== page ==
It was great to hear from these two teens, Luke and Sam, about the website they run called For Christian Teens. Well worth putting your youth group in contact with.
A very cool couple of teens who more than coped with speaking to 1200 people, they were funny, passionate and articulate. Impressive!
What a day the Youth Work Summit was!
Twelve hundred Youth ministers gathered together for a day of inspiration, information, fun, coffee and chat. A very slick day (in the best sense) with a wonderful array of people stretching our understanding, faith and imagination.
The ‘speakers’ each had around 10 minutes of TED style opportunity, and there were around 5 in each band before a break and chance to discuss. The format worked well and it meant that contributors had to really focus on what it was that needed to be shared, and how best to do that. Some awesome AV from some of the guests, and young people co-presenting too (as well as a whole stream just from young people).
I was definitely inspired and challenged by so much that was shared. Some of the ‘talks’ were heartbreaking and inspiring in equal measure. I was especially struck by Camilla Batmanghelidjh of Kids Company talking about the long term effects of neglect, but the healing power of love, and by Captain Dave reflecting on the need for love and the need for Father figures in his community work in Toxteth.
All the info on YWS 14 is already up on the t’internet for May 17th in Manchester.
I am passionate about Mentoring as a tool that makes a phenomenal difference to young people. There seems to be a lot of energy going into mentoring as an ‘inhouse’ Discipleship tool at the moment, which is great BUT for me the biggest opportunity to be good news for young people is in the mentoring of marginalized young people. I have seen the difference this has made to the life chances of young people.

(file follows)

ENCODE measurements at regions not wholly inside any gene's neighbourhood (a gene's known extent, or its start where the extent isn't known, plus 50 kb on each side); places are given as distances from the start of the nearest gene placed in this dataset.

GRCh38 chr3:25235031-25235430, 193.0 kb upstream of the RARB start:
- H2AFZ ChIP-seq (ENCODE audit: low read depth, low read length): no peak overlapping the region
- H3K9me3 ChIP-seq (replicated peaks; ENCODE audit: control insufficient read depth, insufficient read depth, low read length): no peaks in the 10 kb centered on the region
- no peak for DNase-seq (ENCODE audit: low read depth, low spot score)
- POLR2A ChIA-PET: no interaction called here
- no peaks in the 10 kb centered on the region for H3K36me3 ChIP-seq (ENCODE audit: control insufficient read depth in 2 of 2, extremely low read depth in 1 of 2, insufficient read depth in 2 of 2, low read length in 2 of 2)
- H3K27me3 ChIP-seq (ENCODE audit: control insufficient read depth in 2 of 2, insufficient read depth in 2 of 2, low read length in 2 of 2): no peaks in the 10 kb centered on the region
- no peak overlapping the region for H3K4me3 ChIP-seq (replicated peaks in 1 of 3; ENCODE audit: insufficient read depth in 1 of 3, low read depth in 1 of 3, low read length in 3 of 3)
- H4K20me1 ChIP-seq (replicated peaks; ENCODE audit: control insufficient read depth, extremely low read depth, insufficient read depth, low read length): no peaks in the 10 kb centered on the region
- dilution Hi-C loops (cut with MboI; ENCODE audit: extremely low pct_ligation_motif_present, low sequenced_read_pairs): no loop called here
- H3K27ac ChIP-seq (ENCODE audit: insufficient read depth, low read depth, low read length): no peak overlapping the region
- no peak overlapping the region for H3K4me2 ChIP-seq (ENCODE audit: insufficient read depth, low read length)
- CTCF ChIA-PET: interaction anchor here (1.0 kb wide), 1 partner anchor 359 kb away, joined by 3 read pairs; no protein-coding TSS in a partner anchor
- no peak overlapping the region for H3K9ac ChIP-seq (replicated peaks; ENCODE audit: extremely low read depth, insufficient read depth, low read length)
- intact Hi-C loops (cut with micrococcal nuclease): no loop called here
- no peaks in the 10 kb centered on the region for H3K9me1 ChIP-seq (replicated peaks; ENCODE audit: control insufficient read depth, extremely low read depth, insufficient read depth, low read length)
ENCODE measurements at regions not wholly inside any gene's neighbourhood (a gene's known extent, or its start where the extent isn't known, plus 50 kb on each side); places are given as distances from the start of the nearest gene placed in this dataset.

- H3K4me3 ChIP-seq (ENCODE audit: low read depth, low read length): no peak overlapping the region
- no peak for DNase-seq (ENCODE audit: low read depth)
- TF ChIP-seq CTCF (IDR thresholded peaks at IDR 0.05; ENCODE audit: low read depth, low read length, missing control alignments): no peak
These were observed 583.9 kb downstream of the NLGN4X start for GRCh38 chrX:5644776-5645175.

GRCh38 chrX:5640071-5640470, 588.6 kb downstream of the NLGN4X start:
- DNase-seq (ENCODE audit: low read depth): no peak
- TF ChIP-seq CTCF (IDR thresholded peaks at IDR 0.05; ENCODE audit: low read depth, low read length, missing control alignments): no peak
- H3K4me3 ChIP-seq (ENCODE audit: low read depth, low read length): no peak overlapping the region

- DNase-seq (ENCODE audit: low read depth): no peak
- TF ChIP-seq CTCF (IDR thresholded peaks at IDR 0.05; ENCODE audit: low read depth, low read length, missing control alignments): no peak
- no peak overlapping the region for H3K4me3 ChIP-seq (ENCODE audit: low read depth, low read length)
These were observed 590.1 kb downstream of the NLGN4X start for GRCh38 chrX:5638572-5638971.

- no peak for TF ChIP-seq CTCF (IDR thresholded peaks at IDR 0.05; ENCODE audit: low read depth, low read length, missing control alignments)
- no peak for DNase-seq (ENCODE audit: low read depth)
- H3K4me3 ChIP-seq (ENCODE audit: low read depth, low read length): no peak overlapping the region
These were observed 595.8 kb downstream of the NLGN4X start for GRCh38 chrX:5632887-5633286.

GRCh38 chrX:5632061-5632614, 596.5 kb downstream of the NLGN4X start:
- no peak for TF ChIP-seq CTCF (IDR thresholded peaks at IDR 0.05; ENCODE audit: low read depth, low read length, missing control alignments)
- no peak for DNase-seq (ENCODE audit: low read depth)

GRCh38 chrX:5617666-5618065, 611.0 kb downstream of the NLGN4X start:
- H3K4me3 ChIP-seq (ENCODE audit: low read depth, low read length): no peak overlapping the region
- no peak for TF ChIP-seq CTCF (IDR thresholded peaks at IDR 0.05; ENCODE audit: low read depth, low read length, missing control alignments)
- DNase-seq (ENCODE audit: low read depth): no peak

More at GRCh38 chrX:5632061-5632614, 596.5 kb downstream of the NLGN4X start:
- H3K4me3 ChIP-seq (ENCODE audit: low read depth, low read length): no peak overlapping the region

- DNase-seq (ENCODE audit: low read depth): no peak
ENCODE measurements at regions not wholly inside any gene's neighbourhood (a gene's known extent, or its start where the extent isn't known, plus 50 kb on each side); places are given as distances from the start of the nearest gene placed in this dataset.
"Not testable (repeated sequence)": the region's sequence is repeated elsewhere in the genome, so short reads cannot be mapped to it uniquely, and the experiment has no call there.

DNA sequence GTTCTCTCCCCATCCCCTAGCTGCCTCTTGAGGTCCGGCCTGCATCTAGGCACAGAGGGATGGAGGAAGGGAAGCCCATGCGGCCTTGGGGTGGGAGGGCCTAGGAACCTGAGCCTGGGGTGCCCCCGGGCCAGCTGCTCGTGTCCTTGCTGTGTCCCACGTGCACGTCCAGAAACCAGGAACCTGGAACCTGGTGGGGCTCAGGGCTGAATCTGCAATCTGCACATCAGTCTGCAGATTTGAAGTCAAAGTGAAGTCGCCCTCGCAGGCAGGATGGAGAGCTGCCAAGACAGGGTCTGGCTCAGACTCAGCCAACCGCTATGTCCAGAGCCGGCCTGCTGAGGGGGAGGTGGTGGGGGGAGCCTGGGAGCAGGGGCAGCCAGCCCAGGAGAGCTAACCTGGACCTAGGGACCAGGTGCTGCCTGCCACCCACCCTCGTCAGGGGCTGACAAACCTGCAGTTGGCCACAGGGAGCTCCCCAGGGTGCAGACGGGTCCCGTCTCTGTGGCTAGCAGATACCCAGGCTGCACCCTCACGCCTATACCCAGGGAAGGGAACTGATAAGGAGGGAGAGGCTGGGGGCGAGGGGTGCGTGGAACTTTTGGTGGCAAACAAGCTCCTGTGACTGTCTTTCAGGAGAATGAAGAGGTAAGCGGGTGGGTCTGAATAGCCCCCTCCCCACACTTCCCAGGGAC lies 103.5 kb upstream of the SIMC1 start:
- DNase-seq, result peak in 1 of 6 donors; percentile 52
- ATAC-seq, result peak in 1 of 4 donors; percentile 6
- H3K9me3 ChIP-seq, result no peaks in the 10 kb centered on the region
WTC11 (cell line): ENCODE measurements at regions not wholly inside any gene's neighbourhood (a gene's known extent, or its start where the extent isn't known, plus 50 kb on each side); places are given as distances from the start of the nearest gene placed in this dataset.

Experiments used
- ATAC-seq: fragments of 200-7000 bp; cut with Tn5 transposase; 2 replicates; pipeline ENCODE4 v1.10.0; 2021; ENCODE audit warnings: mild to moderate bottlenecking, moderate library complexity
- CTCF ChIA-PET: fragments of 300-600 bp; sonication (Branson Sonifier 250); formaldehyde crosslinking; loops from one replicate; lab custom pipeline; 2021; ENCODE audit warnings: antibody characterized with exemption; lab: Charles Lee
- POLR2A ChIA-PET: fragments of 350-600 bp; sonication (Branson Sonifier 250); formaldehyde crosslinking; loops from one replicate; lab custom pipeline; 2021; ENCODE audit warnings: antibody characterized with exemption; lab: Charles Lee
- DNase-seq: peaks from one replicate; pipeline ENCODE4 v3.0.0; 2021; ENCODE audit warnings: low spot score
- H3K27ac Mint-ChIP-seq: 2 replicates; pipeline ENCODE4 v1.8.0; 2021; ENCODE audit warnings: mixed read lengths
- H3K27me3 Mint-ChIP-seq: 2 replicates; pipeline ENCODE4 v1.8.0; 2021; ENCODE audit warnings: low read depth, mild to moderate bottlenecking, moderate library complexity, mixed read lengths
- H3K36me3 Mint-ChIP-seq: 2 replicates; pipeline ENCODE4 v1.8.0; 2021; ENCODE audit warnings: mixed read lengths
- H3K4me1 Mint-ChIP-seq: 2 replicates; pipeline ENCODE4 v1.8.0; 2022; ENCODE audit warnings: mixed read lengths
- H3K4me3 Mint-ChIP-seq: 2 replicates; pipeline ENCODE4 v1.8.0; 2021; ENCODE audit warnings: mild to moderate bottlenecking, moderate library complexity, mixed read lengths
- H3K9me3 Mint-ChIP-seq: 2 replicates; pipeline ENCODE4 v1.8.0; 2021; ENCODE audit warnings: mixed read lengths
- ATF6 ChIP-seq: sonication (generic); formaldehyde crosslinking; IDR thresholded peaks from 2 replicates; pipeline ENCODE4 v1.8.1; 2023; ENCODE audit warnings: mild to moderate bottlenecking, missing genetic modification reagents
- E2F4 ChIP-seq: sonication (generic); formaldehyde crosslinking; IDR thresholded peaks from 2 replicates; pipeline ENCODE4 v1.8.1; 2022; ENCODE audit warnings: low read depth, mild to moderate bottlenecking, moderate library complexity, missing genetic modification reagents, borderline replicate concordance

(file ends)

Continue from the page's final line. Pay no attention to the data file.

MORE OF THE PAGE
I’m really excited then that XLP are making their experience/training/framework available for churches to use across the country. You can access the hdetails here
EU fuel consumption figures have to be taken with a pinch of salt given the way that motor manufacturers can prep a car specifically to max on the test. As a dedicated ‘hyper-miler’ though I do pride myself on getting within spitting distance of the the headline figures.
Haddons Toyota Yaris Hybrid is a bit disappointing in this respect. The brochure figure gives both the combined and the extra Urban at 76.1mpg. With careful driving we are averaging around 54mpg. That’s still pretty good for an Automatic but 22.1 mpg lower than that claimed. (An independent test available online averaged only 51mpg)
I’m sure Toyota would say that this is down to driving style. This may be true but the Skoda (manual gearbox) claims an extra Urban mpg of 70mpg whereas I drove the 30 miles home tonight at 74.1mpg!
Musing on when a figure can be claimed only to be a guideline and when it becomes misleading?
Skoda though emerge with their credibility and trustworthiness more than re-enforced in this arena.
Making me smile:
I’m currently away at the annual gathering of Diocesan Youth Advisers and am part of the organizing group for the conference. We’ve put the event together around a conversation entitled
“The death of Youth Ministry?”
We’re taking the opportunity to step back and look at the church and models of youth ministry, what was, what is … and what could be. Yesterday we had some great input from the Childrens Society looking at issues around the well being of adolescents (and trends their research is pointing to). We also spent some time with Patrick Regan of XLP hearing more about their engagement in the communities they serve.
Today we have the company of Dr Graeme Codrington who’ll be doing some generational understanding with us and exploring trends that he believes will have an influence on how we frame youth ministry.
Back to coffee, reflecting, futuring and well, just plain chatting 🙂
In an idle moment at Cuddesdon I was amused to spot this cupboard!
Unsure as to whether:
This is an indication that cleaning at ‘Holy Hogwarts’ has a deeply spiritual dimension and is more than a task, it’s an engagement with a transformation narrative?
That the operator is encouraged to hoover questioningly eg, “I wonder where this mess has come from?” or “How would the story be different if I used a dust pan instead?”
It is a practical and specific piece of equipment for clearing up whenever one of the ‘Godly Play’ desert stories have been explored, a liturgical demarcation of cleaning equipment?